This past year America has seen a trumped up “War on Women” that claimed women’s freedom depends on “reproductive rights.” At the height of the Presidential election, the Obama camp courted the female vote with an exhortation to “vote like your lady parts depend on it” (in an e-card on the Obama campaign Tumbler that was quickly removed, but not before conservative media drew attention to it) and compared voting for President Obama to losing one’s virginity (an Obama for America online ad featuring HBO’s Girls producer, 26 year old Lena Dunham). Then there was the Life of Julia campaign, an ad which showed how a woman could depend on an Obama-style government to provide for her needs throughout her entire life.
“There’s no way they’ll win on that,” skeptics thought, “this election is about the economy and jobs, and women are smarter than to allow themselves to be reduced to their private parts and government aid.” The skeptics were wrong. The buzz and data post the re-election of President Obama tells us that it was the women voters whose support for the President put him back in the Oval Office.
Nationally, the President won 55 percent of the women’s vote, but that vote was boosted by a large sub-demographic: unmarried women, who accounted for nearly a quarter of everyone who voted. Governor Mitt Romney won the married women’s vote by 53 percent to Obama’s 46 percent, but Obama won 64 percent of the single women’s vote, according to election day polling by the Women’s Voices Women Vote Action Fund (WVWVAF). These women include those who are divorced, separated and never married. Many of them have a child or children.
As it turns out, the election was about economics for these women too—they just saw the economic issues differently than married women. Single women, who don’t have their husband’s income and support to fall back on, tend to favor more government support in their lives—support like no cost birth control, a benefit wrapped into the Affordable Care Act which President Obama enacted and Governor Romney vowed to roll back due to the religious liberty threat it poses.
According to analysts, the marriage gap in female voting is not new. But the size of the single woman demographic is new. According to the US Census there are 102 million unmarried individuals in America, and unmarried women are the majority of that group with 89 unmarried men for every 100 unmarried women. Additionally, for the first time in Census history, marriage rates are below 50 percent with only 48 percent of households married. The average age of marriage is at record highs at 26 for women and 28 for men.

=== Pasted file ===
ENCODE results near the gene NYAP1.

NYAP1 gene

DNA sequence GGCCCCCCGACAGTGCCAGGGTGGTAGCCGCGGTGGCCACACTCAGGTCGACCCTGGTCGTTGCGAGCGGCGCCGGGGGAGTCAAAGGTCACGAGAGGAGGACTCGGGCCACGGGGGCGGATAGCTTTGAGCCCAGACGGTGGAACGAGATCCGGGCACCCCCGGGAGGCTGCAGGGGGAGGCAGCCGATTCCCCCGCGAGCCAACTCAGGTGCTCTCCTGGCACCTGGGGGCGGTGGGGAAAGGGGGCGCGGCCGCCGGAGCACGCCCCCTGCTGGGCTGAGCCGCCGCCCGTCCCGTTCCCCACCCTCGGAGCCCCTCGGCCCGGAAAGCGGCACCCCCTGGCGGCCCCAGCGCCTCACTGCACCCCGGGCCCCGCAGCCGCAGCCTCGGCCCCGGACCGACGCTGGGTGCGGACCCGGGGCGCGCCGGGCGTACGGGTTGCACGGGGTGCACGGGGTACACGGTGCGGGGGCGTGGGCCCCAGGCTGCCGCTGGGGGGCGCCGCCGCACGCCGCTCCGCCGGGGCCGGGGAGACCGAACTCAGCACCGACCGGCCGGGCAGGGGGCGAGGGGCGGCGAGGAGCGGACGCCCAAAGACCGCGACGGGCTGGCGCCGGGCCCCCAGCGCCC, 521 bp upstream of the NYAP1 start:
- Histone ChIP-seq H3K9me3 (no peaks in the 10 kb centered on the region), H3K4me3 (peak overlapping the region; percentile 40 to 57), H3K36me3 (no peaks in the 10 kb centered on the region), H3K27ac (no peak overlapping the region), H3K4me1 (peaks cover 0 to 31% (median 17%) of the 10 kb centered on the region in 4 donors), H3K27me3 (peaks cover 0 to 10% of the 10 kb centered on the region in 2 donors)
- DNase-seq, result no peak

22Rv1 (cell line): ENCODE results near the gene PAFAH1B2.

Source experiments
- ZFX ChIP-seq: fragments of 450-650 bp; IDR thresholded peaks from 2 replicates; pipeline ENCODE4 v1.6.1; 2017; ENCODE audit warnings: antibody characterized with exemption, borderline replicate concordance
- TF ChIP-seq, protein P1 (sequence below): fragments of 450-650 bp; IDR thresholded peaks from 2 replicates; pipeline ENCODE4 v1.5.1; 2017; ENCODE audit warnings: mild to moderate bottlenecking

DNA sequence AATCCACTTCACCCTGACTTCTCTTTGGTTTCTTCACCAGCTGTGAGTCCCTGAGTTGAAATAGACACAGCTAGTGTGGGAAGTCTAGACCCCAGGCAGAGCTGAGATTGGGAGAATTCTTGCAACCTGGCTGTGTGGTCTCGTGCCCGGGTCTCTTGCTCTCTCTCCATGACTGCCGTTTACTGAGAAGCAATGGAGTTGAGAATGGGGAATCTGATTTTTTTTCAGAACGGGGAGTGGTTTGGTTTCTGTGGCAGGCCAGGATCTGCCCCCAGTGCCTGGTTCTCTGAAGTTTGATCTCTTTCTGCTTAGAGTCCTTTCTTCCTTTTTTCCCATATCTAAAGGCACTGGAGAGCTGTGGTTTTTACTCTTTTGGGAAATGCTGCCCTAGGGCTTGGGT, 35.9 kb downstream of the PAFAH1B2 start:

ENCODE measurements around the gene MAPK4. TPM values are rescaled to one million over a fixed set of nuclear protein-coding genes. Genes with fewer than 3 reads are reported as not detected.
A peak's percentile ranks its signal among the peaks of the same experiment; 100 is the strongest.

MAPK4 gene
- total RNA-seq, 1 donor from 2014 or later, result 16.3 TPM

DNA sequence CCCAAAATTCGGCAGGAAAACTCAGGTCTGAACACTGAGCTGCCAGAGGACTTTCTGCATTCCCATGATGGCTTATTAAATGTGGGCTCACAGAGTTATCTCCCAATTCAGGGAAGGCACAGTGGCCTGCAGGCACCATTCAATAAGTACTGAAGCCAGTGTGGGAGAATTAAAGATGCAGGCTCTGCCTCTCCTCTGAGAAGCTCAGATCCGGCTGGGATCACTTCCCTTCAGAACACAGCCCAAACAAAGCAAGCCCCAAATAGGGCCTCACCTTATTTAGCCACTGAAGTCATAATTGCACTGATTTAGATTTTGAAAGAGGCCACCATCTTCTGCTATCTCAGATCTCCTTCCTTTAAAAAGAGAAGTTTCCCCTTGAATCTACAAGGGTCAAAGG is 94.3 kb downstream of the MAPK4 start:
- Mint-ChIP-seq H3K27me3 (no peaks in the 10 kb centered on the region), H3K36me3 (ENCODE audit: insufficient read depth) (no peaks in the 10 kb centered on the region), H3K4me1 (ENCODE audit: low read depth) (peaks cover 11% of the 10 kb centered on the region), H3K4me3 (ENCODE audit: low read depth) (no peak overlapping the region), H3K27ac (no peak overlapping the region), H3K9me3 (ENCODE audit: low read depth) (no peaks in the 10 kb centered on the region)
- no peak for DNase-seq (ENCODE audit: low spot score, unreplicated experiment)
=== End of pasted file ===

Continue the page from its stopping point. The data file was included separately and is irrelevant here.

Along with the rise of singletons, America has witnessed a rise in out of wedlock childbearing. According to the CDC, 41 percent of births occur outside of marriage. And more than half of all births to women under the age of 30 are to women who are not married. In short, the traditional American path to marriage and parenting is not so traditional anymore.
It’s important to pause here to acknowledge that a great deal of social science marshals evidence that the best environment to raise a child is in a committed, man-woman marriage. Social science has also found marriage is very often the best path to stability and prosperity—both fiscal and emotional. This path deserves social and political support, therefore, not simply because it is traditional but because it is a key to happiness and the American Dream of a better and fuller life.
The question for conservatives, in the light of their political defeat, is how seriously they take the issue of marriage and the path to it. It is time to reflect seriously on their political platform and messaging and to ask how America arrived at the point where an election could be influenced, perhaps decisively, by encouraging sex without babies, and babies without marriage—all with government support.
Hindsight is 20/20, and perhaps we shouldn’t be surprised that the message of contraception and abortion as absolutes for women’s health and freedom won out in this election. After all, for the past 40 years a majority of women have bought some version of the feminist message that equality for women will only be found when women became more like men.